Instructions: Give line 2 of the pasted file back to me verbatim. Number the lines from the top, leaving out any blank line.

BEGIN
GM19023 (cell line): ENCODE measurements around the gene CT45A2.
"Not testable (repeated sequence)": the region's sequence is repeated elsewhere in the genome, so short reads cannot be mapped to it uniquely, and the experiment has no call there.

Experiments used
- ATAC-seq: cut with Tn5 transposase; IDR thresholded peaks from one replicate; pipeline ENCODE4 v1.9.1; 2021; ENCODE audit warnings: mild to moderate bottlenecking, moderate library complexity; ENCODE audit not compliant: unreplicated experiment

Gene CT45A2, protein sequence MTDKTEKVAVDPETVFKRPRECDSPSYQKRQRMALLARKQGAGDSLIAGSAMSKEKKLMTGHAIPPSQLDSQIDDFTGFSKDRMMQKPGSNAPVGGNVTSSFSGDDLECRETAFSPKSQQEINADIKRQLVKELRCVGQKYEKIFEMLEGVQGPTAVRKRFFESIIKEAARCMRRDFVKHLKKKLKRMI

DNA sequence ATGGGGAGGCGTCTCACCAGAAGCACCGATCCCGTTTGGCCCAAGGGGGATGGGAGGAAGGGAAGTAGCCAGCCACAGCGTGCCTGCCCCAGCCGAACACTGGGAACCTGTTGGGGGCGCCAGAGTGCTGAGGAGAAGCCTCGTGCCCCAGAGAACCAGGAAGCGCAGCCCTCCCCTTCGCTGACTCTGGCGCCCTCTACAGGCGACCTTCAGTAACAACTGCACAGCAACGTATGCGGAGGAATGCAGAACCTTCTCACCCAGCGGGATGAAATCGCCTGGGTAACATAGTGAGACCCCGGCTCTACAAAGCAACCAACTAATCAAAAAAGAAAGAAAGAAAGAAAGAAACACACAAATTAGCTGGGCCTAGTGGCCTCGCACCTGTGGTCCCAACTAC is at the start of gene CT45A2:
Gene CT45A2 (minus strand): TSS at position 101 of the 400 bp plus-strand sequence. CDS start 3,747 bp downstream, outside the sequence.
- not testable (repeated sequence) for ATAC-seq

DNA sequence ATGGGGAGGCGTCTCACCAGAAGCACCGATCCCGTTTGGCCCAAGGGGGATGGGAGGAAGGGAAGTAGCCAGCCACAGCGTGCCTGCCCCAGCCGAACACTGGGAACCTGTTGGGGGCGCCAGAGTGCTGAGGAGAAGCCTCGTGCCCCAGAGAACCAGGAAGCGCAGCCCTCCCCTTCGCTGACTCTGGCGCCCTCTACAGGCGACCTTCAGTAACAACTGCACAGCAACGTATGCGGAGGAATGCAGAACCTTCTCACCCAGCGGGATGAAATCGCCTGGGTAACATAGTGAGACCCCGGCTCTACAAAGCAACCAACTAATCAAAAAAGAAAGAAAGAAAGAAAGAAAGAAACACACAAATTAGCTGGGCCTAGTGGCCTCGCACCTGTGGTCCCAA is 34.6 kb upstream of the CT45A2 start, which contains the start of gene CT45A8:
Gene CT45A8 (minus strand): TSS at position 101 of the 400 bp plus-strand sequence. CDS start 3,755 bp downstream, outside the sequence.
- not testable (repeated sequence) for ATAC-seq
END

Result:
"Not testable (repeated sequence)": the region's sequence is repeated elsewhere in the genome, so short reads cannot be mapped to it uniquely, and the experiment has no call there.